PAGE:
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UFC 256 preview: Marketability and marketing

UFC 255: Figueiredo v Perez Photo by Mike Roach/Zuffa LLC

This Saturday’s UFC 256 main event between UFC Flyweight Champion Deiveson Figueiredo and Brandon Moreno represents three distinct tests. The first, of course, is “Deus da Guerra’s” ability to deal with an extremely dangerous contender; “Assassin Baby” is 4-0-1 in his last five, all against strong competition, and deserved the win in that one draw against Askar Askarov.

He’s got the power, toughness, and submission skills to give even a lethal operator like Figueiredo.

The second is Figueiredo’s ability to make the Flyweight limit twice in the span of three weeks. He infamously missed weight by 2.5 pounds ahead of a February title fight with Joseph Benavidez, and though he came in at 125 pounds on the dot for that rematch and his submission over Alex Perez last month, that’s the sort of foul-up that follows you forever.

The third isn’t for him, but for the UFC’s marketing department.

Before going further, let me establish that UFC 256’s buyrate isn’t the test. The card lost two title fights last month and just shed another three bouts due to COVID; even with great main and co-main events, it’s in rough shape. The test is what they manage with the main event winner going forward.

Assuming Figueiredo wins as expected, there’s no reason why he shouldn’t be a star. Outside the cage, he’s basically a tiny Most Interesting Man in the World, boasting a laundry list of wild experiences. Hell, the guy used to wrestle buffaloes; you want an “interesting personality,” you’ve damn well got one.

He’s even more marketable inside the cage. The man is pure action from bell to bell and boasts the division’s heaviest hands, always chasing the finish and generally doing so in the most violent manner possible. And unlike Demetrious Johnson and other impeccable technicians, he takes enough risks and has demonstrated enough vulnerability to make his title defenses far from foregone conclusions. Plus, he’s got a ton of interesting contenders, from established threats like Brandon Royval, Cody Garbrandt, and Askar Askarov to strong up-and-comers like David Dvorak, Tagir Ulanbekov, Amir Albazi, and Su Mudaerji.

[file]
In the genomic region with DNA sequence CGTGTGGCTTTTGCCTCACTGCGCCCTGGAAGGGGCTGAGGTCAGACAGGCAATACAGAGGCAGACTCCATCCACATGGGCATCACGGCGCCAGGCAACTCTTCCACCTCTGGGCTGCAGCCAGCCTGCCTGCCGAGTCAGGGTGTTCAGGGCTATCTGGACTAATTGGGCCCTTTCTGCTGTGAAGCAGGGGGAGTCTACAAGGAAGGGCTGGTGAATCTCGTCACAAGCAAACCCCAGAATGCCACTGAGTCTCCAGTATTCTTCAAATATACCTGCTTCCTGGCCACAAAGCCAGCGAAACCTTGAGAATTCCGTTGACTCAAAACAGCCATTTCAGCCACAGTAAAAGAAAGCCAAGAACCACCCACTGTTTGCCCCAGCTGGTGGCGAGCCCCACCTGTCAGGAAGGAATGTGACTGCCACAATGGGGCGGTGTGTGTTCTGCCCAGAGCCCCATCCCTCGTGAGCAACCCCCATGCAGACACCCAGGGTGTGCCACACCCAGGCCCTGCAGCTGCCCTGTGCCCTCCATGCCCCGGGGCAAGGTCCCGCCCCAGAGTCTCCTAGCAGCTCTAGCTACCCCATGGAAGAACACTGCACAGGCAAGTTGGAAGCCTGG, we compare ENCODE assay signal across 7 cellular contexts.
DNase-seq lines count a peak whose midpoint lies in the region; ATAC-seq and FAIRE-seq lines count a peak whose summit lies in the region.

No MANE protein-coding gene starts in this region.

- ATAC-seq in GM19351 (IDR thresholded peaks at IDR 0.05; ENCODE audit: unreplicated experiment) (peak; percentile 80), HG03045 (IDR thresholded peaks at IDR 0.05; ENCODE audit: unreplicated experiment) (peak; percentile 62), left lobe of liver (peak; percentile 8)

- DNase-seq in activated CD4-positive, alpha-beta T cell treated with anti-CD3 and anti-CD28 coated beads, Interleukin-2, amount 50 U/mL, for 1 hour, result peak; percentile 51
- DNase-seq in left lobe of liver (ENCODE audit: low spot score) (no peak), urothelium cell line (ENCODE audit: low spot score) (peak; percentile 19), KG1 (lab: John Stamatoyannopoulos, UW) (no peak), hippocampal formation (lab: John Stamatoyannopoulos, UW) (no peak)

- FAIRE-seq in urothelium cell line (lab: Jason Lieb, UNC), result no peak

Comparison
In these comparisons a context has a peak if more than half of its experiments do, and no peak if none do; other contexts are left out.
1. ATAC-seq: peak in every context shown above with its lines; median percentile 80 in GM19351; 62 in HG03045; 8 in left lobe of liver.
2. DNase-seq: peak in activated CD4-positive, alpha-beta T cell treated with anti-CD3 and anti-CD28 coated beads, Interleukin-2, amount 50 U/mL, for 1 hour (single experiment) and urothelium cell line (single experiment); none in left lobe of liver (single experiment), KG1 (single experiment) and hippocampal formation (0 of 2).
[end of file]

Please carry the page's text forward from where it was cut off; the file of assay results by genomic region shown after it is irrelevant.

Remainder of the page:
He’s plenty busy, too; come Saturday, he’ll be the only UFC champion to fight four times this year, and one of only three to compete more than once.

The only things seemingly holding him back are his inability to speak English, which we’ve seen plenty of strong talents break through in spite of, and the fact that he’s a Flyweight. That last bit is, for my money, a failure on the UFC’s part, as the “people don’t like small fighters” narrative doesn’t hold up in other combat sports.

Boxing’s hottest division right now is 135 pounds thanks to an onslaught of young talent like Teofimo Lopez, Gervonta Davis, and Ryan Garcia. Bantamweight (118 lbs.) destroyer Naoya Inoue is a genuine star. Flyweight (112 lbs.) champ Julio Cesar Martinez is getting a heavy push alongside Canelo Alvarez, much like super flyweight (115 lbs.) legend Roman “Chocolatito” Gonzalez did with Gennadiy Golovkin.

If the UFC can’t sell a guy this interesting and this entertaining, that’s on them. I have my own pet theory that MMA’s naming conventions, which make their Flyweight and Bantamweight divisions the equivalent of boxing’s Featherweight and Lightweight, play a part, but that’s an argument for another time.

Some of this is moot if Moreno wins, of course, but “Assassin Baby” has plenty of PR-friendly traits of his own, being a terrific finisher from a Mexican culture that’s historically been happy to venerate smaller fighters. Either way, the UFC marketing department has a softball on their hands; all that’s left to do is swing.

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